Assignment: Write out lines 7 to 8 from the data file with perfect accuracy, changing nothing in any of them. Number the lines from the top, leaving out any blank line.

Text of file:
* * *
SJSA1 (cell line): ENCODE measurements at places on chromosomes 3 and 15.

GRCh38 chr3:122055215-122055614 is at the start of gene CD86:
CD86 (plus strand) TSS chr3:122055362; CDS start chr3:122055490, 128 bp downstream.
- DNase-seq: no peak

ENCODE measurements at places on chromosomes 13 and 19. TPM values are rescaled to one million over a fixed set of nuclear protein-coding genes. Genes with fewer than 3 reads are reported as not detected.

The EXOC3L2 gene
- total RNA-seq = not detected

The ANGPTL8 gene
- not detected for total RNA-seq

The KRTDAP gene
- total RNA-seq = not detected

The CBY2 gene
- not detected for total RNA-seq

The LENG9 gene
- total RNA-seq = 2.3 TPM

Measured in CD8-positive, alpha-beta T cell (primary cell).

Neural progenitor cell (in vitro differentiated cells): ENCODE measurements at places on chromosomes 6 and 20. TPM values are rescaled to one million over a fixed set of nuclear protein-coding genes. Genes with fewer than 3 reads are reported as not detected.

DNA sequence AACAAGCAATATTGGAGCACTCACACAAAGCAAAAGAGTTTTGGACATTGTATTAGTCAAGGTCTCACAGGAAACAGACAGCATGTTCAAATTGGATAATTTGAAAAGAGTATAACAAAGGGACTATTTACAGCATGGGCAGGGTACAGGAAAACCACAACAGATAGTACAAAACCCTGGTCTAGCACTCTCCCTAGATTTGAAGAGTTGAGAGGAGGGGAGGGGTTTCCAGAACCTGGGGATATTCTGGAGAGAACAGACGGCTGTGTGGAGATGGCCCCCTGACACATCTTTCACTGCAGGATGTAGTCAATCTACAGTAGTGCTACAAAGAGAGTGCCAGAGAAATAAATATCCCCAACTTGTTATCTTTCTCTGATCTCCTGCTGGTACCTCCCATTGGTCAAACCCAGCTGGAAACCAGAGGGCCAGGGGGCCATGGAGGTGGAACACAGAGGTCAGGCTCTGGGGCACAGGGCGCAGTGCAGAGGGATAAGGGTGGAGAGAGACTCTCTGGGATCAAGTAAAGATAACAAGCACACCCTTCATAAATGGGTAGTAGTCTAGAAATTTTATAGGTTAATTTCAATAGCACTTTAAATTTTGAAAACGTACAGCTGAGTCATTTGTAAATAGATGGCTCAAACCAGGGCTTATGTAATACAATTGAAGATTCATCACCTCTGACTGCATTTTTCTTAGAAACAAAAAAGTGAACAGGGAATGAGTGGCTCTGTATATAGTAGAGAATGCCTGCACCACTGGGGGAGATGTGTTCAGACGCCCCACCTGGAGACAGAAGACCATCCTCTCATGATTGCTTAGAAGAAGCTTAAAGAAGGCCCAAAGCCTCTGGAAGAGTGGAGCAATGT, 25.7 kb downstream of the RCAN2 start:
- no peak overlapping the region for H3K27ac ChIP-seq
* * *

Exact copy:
- total RNA-seq = not detected

The ANGPTL8 gene